Photo: "Marine discharges of mine tailings" by GRIDArendal is licensed under CC BY-NC-SA 2.0

Indonesia is one of the biggest nickel global producers. The country reserves at least 25% of the world’s nickel resources. Indonesia is also rich in cobalt and copper, two other minerals for EV battery production. The country aspires to be a global EV battery production hub. The economic value of the industry is significant. Nickel and EV batteries could result in annual revenues of USD 8.52 billion.

Photo: "Marine discharges of mine tailings" by GRIDArendal is licensed under CC BY-NC-SA 2.0

However, villagers in North Morowali Regency where some of the nickel minings are operating, facing the consequences. The lake where they used to fish now turned brownish red due to sediment of the mining site. Their income has dwindled as they catch fewer fish.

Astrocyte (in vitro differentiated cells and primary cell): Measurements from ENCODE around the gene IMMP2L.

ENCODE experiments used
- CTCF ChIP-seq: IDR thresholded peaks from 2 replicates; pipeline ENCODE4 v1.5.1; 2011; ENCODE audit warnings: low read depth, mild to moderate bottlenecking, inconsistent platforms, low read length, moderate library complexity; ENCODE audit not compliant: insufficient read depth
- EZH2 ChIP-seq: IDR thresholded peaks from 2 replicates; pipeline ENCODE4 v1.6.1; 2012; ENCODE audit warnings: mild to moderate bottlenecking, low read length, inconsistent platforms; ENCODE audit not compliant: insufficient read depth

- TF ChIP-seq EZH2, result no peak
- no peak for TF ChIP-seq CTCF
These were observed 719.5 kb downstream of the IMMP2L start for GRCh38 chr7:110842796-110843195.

Despite what the villagers are facing, the government of Indonesia continues to move forward with its plan. Nickel smelter construction is one of the national priority projects. The president of Indonesia also signed a new bill that would smoothen investment, land acquisition, and environmental permits.

Indonesia has signed an agreement with the world’s largest EV battery make, Contemporary Amperex Technology Co. Ltd., for a lithium battery plant to start production in 2024. Another big player in the industry, LG Group, also is constructing an integrated electric battery factory. Humor has it Tesla is sending its representative to see the possibility of producing batteries in Indonesia.

One of the biggest concerns is the environmental impacts of nickel mining. All process of nickel extraction produces mud waste called tailing. The mud waste is laden with toxic heavy metals such as arsenic. The easiest way to throw away the mud waste is by dumping it into the sea waters called deep-sea tailings disposal (DSTD).

The DSTD threatens the biodiversity in Morowali and Obi island waters. The smelters will dump more than 30 million tonnes of tailing per year into the ocean at a depth of 250 meters. The government of Indonesia has not had any plan for environmental impact management.

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